This will further enable the packing of all the requisite medical equipments�ECG, stethos- cope,etc. Then only the conception of a miniature model of telemedicine kit can result in a successful reality.

Polio in India raising concerns of slapping of Travel Advisory

India is faced with a looming threat of travel advisory in the near future, if it fails in eradicating the disease of polio. Dr. Ramadoss, the Union Minister of Health and Family Welfare, while addressing a review meeting of the health ministers of Indian states affected by polio, expressed concern over a resolution that was recently introduced at the World Health Assembly, held at Geneva, where it was stated that anyone travelling to and from India must have a mandatory polio immunisation. Ramadoss informed that though concerted efforts avoided imposing the resolution on India, the threat of travel advisory is still there, until and unless India attains success in completely eradicating polio. This resolution if effective, would have augured serious negative effects on India’s economic growth.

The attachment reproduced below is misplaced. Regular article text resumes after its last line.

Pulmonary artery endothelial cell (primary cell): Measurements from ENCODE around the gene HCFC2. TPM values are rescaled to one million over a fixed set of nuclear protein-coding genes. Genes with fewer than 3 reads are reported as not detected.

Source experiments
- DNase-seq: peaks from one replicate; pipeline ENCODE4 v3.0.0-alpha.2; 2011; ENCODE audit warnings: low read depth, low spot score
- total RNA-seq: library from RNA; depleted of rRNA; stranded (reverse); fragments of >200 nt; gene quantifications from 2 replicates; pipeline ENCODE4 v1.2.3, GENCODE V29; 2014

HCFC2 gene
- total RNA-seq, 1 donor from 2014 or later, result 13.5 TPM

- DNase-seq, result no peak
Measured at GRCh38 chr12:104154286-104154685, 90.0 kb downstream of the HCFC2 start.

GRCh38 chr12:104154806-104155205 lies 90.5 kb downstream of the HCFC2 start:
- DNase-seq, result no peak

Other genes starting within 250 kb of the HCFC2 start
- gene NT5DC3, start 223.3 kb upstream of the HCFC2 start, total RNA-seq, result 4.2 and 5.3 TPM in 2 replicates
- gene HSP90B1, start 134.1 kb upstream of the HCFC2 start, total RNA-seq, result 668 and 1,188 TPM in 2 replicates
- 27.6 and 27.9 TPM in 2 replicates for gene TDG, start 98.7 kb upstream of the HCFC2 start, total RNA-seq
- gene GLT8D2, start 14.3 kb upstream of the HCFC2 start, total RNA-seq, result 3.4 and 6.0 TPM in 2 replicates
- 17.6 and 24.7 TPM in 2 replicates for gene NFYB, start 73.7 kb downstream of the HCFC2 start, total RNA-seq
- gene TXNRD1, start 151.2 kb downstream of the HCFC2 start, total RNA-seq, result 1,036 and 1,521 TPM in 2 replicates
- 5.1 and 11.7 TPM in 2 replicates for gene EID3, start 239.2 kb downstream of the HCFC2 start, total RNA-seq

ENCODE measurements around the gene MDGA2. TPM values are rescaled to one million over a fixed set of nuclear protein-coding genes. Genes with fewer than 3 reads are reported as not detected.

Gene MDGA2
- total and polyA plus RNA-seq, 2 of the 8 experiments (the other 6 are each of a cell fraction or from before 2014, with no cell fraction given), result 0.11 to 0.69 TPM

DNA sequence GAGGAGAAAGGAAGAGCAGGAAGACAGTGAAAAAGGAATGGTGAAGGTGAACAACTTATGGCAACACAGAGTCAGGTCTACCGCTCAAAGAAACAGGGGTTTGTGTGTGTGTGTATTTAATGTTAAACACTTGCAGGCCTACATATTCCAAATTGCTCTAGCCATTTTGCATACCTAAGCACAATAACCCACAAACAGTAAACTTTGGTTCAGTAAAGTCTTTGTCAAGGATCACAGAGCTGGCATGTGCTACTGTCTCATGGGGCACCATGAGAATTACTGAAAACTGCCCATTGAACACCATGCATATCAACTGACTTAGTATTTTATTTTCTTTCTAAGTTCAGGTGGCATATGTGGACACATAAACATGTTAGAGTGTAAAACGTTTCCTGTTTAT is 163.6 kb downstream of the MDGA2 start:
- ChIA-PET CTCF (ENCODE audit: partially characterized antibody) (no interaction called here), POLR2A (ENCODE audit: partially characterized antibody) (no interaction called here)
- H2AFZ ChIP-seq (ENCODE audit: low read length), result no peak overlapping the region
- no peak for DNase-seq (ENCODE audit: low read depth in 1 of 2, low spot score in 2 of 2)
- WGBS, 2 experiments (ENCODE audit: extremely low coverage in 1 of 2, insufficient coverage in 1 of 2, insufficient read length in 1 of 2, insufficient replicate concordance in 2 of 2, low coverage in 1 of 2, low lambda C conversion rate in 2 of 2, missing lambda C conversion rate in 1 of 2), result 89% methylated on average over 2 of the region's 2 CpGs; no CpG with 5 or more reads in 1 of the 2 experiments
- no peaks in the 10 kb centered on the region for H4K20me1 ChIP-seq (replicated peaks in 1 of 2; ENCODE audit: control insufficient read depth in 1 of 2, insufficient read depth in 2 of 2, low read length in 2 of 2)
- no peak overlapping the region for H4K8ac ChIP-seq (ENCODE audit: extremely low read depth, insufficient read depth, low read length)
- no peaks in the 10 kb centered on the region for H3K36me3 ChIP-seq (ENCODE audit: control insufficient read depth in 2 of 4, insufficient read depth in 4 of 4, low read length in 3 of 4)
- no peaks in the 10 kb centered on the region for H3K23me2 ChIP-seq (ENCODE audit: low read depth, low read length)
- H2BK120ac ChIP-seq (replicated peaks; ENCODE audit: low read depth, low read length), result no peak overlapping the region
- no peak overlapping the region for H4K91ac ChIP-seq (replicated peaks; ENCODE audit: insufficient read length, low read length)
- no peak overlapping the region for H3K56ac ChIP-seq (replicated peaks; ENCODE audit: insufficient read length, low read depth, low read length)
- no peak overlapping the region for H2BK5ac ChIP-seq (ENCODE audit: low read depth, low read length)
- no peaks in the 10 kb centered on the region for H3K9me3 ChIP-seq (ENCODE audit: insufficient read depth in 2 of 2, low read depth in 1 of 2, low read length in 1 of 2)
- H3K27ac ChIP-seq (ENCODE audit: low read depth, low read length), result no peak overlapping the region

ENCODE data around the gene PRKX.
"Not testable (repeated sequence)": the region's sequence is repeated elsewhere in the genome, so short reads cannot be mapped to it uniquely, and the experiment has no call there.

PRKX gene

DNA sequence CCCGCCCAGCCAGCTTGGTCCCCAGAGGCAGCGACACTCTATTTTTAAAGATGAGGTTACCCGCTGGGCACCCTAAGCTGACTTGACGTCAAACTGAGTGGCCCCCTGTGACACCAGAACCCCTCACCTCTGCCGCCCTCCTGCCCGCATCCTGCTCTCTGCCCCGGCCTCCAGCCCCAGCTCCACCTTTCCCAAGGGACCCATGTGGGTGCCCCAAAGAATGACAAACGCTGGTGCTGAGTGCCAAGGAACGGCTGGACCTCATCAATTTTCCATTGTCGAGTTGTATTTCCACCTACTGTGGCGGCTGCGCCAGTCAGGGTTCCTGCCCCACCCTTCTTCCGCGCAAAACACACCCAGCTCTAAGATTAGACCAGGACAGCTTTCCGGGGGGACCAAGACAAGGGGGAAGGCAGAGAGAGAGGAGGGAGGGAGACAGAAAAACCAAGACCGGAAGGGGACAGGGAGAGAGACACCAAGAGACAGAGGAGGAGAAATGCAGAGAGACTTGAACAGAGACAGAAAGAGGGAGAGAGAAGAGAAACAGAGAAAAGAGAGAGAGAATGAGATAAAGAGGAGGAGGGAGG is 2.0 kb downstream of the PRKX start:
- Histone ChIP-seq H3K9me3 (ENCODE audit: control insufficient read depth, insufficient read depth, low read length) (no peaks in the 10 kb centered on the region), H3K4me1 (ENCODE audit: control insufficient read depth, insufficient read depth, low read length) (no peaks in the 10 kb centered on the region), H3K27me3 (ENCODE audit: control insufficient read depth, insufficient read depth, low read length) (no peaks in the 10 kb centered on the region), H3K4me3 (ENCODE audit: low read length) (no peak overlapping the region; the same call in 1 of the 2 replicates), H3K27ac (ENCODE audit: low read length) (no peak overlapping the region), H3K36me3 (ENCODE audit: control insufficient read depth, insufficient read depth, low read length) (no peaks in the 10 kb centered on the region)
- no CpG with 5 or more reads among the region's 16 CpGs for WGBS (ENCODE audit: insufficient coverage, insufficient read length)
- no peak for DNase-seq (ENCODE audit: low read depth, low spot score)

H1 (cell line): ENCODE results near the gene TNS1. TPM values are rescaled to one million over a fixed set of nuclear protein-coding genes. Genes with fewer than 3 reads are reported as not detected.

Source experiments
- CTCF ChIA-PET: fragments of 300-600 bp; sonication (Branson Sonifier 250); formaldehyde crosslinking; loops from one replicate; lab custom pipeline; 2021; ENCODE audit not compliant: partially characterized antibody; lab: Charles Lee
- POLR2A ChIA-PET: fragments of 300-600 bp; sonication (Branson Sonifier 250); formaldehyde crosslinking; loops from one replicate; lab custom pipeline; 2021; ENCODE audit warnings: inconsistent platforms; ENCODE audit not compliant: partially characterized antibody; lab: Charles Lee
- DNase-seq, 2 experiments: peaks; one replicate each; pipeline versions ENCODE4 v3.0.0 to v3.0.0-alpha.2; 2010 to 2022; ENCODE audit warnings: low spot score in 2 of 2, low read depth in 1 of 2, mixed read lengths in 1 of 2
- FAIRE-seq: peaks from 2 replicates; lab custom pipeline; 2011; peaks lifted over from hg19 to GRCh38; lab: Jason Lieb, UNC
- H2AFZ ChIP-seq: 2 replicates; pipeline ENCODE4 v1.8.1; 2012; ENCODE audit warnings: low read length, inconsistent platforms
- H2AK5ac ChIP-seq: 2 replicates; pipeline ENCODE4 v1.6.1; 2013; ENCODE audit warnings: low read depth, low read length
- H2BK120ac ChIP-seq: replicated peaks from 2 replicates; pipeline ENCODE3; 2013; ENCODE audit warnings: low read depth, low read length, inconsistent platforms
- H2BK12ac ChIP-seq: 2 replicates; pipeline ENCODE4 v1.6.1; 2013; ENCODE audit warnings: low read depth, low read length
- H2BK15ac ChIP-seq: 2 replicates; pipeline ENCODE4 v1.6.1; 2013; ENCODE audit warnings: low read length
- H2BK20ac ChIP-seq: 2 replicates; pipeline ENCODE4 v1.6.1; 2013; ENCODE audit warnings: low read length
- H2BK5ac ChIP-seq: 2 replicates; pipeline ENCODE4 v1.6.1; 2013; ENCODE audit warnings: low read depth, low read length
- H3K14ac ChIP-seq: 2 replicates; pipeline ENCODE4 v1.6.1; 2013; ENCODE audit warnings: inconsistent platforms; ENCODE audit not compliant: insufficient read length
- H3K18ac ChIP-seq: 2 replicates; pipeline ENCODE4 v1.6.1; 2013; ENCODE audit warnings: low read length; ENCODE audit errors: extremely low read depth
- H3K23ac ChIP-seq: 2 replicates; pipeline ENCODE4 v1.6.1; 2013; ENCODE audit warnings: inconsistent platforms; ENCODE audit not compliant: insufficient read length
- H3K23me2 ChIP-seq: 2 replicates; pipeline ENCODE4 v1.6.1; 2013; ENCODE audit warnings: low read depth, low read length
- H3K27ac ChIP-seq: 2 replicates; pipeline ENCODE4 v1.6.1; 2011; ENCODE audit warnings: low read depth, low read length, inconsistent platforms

However, Ramadoss acknowledged that India has made significant progress in curbing the menace of polio, but at the same time, he fervently urged in the meeting to completely eradicate polio from India, and show it to the world.

It is to be noted that about 193 countries at the WHA wanted such a resolution to be on. The spread of polio to countries, which are free from this disease, can lead to severe economic and human resource loss for these countries, and thus in a way they were not entirely unjustified in their claims.

Dr Ramadoss said India convinced the WHA that the government was committed to eradicate polio, and for this purpose the country has earmarked Rs 1300 crore for the polio eradication project alone.